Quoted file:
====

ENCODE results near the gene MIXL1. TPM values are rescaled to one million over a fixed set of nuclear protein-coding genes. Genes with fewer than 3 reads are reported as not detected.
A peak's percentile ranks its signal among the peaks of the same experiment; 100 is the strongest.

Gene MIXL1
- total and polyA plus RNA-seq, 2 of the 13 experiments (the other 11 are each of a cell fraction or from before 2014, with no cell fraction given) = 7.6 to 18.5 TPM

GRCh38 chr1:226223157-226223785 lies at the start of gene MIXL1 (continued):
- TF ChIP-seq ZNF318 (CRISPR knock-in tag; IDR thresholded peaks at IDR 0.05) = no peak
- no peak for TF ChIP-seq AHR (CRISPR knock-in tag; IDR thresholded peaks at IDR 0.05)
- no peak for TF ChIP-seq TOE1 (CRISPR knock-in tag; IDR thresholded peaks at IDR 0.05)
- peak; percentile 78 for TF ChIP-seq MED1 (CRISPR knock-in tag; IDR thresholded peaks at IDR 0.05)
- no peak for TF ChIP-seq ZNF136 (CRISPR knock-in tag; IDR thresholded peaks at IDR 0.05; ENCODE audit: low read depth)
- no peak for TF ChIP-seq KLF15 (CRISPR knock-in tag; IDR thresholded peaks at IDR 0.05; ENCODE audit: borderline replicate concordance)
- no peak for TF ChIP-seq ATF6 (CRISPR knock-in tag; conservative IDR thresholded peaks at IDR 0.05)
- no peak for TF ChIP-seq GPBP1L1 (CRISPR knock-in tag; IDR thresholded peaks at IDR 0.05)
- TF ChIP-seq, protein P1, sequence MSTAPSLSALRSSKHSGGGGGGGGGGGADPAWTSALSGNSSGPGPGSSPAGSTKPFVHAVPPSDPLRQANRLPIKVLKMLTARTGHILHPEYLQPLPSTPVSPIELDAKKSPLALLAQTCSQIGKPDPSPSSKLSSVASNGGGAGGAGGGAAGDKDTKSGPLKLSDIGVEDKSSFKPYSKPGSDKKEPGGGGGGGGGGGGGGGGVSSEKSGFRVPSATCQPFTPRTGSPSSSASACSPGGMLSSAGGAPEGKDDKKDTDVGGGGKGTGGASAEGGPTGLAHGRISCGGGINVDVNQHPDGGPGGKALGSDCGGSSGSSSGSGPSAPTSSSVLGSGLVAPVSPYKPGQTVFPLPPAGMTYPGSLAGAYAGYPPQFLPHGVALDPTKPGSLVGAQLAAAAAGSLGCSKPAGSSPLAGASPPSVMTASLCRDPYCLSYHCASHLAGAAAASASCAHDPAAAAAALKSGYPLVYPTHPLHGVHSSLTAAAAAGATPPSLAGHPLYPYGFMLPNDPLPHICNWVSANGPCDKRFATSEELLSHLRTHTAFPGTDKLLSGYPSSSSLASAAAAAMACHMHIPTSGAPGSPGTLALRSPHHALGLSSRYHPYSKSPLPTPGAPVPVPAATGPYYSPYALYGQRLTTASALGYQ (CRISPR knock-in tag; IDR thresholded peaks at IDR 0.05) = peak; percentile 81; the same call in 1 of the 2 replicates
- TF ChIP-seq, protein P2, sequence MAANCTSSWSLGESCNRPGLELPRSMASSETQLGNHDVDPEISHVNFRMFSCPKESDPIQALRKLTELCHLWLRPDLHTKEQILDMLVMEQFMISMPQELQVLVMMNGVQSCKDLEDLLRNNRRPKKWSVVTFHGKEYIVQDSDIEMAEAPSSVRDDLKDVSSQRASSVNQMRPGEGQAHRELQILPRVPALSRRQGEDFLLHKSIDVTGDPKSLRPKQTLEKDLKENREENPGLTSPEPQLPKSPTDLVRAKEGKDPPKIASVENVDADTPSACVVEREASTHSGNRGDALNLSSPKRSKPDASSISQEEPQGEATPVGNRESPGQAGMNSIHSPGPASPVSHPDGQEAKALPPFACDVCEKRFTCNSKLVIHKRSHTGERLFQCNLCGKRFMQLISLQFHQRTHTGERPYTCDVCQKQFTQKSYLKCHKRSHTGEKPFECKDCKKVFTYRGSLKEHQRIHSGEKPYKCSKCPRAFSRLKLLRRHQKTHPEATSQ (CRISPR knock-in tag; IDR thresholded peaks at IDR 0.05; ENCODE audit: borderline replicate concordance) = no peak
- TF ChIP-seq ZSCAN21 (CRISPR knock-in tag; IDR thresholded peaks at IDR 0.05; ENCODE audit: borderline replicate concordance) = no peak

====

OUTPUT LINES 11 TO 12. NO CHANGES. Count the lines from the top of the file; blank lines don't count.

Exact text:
- no peak for TF ChIP-seq KLF15 (CRISPR knock-in tag; IDR thresholded peaks at IDR 0.05; ENCODE audit: borderline replicate concordance)
- no peak for TF ChIP-seq ATF6 (CRISPR knock-in tag; conservative IDR thresholded peaks at IDR 0.05)